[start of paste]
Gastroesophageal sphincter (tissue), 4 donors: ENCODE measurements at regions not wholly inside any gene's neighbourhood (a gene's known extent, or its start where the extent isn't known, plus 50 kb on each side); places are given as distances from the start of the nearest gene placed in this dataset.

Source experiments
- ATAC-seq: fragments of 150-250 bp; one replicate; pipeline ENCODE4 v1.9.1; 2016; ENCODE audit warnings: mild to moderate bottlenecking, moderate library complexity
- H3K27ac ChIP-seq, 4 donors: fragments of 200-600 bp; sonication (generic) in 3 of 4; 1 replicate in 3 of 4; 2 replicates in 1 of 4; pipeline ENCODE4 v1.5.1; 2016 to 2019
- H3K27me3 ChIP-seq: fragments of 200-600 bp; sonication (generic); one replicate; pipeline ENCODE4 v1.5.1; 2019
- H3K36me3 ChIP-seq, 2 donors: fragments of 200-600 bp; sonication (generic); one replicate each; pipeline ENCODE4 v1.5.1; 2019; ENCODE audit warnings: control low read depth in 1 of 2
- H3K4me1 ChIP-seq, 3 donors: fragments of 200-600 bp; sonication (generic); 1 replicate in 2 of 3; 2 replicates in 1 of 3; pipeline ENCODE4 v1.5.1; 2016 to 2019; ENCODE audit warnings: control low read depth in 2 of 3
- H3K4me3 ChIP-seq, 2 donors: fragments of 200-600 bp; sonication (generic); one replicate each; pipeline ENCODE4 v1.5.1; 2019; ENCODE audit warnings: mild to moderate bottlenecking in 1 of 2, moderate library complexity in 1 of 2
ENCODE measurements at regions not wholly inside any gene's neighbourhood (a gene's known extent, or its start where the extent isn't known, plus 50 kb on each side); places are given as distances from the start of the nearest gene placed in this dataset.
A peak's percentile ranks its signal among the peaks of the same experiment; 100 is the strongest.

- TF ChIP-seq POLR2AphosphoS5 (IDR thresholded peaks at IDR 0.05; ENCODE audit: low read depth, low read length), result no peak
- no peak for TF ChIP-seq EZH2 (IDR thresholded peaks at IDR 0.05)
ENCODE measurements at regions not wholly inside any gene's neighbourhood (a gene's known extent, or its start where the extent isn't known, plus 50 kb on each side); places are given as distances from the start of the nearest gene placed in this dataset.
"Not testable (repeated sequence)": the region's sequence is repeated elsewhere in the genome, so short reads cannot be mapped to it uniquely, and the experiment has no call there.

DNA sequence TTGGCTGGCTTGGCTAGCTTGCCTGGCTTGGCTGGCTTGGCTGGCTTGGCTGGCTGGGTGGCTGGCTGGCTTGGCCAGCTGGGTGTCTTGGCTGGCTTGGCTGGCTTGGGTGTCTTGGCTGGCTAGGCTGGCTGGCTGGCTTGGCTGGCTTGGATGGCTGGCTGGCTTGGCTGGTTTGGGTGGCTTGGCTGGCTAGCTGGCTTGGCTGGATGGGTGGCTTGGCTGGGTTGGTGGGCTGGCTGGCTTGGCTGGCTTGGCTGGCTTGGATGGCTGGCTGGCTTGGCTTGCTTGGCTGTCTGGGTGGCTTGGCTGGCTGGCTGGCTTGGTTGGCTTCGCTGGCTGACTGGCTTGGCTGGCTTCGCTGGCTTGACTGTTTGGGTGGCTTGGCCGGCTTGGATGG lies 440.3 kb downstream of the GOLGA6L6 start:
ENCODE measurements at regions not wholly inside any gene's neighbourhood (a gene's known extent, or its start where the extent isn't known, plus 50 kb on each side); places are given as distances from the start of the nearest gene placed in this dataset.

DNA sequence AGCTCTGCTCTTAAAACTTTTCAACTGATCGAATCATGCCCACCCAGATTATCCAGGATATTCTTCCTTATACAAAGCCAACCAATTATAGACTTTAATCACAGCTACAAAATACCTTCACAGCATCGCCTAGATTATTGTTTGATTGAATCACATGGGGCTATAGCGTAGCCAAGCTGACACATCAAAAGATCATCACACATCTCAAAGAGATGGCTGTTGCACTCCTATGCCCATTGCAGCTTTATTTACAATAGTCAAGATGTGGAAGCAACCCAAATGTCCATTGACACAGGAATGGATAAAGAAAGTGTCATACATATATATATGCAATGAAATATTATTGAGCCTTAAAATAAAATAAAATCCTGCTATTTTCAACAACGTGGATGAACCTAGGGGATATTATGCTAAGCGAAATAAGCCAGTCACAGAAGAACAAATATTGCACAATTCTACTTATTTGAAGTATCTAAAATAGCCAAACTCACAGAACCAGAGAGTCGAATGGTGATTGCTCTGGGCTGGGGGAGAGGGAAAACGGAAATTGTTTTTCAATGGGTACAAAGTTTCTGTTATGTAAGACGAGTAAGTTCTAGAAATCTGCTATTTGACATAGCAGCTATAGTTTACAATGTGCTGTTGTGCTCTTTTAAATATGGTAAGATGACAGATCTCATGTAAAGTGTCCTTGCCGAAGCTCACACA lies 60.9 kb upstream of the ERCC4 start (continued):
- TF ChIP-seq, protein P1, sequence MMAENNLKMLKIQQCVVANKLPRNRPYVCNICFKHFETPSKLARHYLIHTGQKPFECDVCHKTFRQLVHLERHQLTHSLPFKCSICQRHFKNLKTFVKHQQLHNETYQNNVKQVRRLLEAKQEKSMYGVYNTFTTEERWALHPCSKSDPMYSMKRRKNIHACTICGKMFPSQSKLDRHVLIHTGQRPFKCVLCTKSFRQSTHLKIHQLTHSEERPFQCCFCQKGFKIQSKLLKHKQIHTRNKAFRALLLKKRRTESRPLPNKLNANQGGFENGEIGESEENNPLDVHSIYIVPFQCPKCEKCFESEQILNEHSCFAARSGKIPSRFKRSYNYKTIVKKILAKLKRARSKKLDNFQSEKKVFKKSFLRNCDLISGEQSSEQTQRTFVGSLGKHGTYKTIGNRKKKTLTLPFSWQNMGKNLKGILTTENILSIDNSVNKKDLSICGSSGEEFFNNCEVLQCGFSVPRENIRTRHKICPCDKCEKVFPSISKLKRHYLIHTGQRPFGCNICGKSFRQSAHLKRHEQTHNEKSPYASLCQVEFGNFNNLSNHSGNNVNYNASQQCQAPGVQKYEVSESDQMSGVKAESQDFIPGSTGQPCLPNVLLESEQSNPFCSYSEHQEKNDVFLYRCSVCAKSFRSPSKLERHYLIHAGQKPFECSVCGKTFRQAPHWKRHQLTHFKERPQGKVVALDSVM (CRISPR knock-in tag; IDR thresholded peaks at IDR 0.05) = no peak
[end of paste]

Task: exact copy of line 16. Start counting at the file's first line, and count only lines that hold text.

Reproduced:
ENCODE measurements at regions not wholly inside any gene's neighbourhood (a gene's known extent, or its start where the extent isn't known, plus 50 kb on each side); places are given as distances from the start of the nearest gene placed in this dataset.